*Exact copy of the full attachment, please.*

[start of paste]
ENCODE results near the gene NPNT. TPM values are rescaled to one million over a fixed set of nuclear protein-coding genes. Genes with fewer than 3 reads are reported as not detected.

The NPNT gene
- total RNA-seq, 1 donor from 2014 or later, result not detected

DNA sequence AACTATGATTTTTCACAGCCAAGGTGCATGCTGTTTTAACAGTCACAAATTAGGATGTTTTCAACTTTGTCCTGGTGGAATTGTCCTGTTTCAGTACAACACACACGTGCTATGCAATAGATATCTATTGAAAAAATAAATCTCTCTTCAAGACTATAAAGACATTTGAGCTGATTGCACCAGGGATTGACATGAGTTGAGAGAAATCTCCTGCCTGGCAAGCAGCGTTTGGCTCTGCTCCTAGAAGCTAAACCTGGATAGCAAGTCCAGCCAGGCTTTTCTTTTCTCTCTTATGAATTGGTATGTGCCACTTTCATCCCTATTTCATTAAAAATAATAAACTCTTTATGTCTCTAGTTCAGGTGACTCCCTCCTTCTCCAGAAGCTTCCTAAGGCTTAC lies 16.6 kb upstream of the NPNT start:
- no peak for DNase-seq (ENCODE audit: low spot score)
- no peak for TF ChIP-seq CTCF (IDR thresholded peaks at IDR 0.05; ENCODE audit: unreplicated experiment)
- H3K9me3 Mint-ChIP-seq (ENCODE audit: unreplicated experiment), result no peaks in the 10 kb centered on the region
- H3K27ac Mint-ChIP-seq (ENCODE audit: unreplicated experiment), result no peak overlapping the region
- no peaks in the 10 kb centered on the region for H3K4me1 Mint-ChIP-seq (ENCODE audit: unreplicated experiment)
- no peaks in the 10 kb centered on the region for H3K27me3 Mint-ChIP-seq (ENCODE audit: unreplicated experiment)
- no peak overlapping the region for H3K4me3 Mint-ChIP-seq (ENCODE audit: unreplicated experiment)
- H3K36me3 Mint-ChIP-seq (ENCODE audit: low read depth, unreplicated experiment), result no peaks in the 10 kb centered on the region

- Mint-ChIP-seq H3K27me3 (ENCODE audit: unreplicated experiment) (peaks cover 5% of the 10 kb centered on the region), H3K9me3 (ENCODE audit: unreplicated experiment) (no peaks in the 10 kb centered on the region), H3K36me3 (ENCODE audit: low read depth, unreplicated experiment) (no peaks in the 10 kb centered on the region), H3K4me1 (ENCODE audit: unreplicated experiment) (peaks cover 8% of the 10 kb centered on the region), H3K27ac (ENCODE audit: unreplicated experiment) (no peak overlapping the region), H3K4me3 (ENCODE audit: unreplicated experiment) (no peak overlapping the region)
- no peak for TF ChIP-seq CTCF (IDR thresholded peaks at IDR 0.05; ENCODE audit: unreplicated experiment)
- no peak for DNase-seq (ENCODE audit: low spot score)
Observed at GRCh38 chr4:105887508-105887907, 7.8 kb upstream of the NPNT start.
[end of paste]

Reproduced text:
ENCODE results near the gene NPNT. TPM values are rescaled to one million over a fixed set of nuclear protein-coding genes. Genes with fewer than 3 reads are reported as not detected.

The NPNT gene
- total RNA-seq, 1 donor from 2014 or later, result not detected

DNA sequence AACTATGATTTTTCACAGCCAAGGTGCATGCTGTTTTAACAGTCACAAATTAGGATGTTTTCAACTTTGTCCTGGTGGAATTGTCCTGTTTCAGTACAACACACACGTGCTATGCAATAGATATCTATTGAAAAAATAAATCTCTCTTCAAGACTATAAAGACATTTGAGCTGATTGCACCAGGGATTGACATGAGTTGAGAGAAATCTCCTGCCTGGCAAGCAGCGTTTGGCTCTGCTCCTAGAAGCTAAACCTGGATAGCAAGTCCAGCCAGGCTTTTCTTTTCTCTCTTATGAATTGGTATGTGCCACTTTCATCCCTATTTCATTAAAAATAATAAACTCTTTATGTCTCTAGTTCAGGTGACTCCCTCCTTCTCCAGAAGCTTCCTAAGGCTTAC lies 16.6 kb upstream of the NPNT start:
- no peak for DNase-seq (ENCODE audit: low spot score)
- no peak for TF ChIP-seq CTCF (IDR thresholded peaks at IDR 0.05; ENCODE audit: unreplicated experiment)
- H3K9me3 Mint-ChIP-seq (ENCODE audit: unreplicated experiment), result no peaks in the 10 kb centered on the region
- H3K27ac Mint-ChIP-seq (ENCODE audit: unreplicated experiment), result no peak overlapping the region
- no peaks in the 10 kb centered on the region for H3K4me1 Mint-ChIP-seq (ENCODE audit: unreplicated experiment)
- no peaks in the 10 kb centered on the region for H3K27me3 Mint-ChIP-seq (ENCODE audit: unreplicated experiment)
- no peak overlapping the region for H3K4me3 Mint-ChIP-seq (ENCODE audit: unreplicated experiment)
- H3K36me3 Mint-ChIP-seq (ENCODE audit: low read depth, unreplicated experiment), result no peaks in the 10 kb centered on the region

- Mint-ChIP-seq H3K27me3 (ENCODE audit: unreplicated experiment) (peaks cover 5% of the 10 kb centered on the region), H3K9me3 (ENCODE audit: unreplicated experiment) (no peaks in the 10 kb centered on the region), H3K36me3 (ENCODE audit: low read depth, unreplicated experiment) (no peaks in the 10 kb centered on the region), H3K4me1 (ENCODE audit: unreplicated experiment) (peaks cover 8% of the 10 kb centered on the region), H3K27ac (ENCODE audit: unreplicated experiment) (no peak overlapping the region), H3K4me3 (ENCODE audit: unreplicated experiment) (no peak overlapping the region)
- no peak for TF ChIP-seq CTCF (IDR thresholded peaks at IDR 0.05; ENCODE audit: unreplicated experiment)
- no peak for DNase-seq (ENCODE audit: low spot score)
Observed at GRCh38 chr4:105887508-105887907, 7.8 kb upstream of the NPNT start.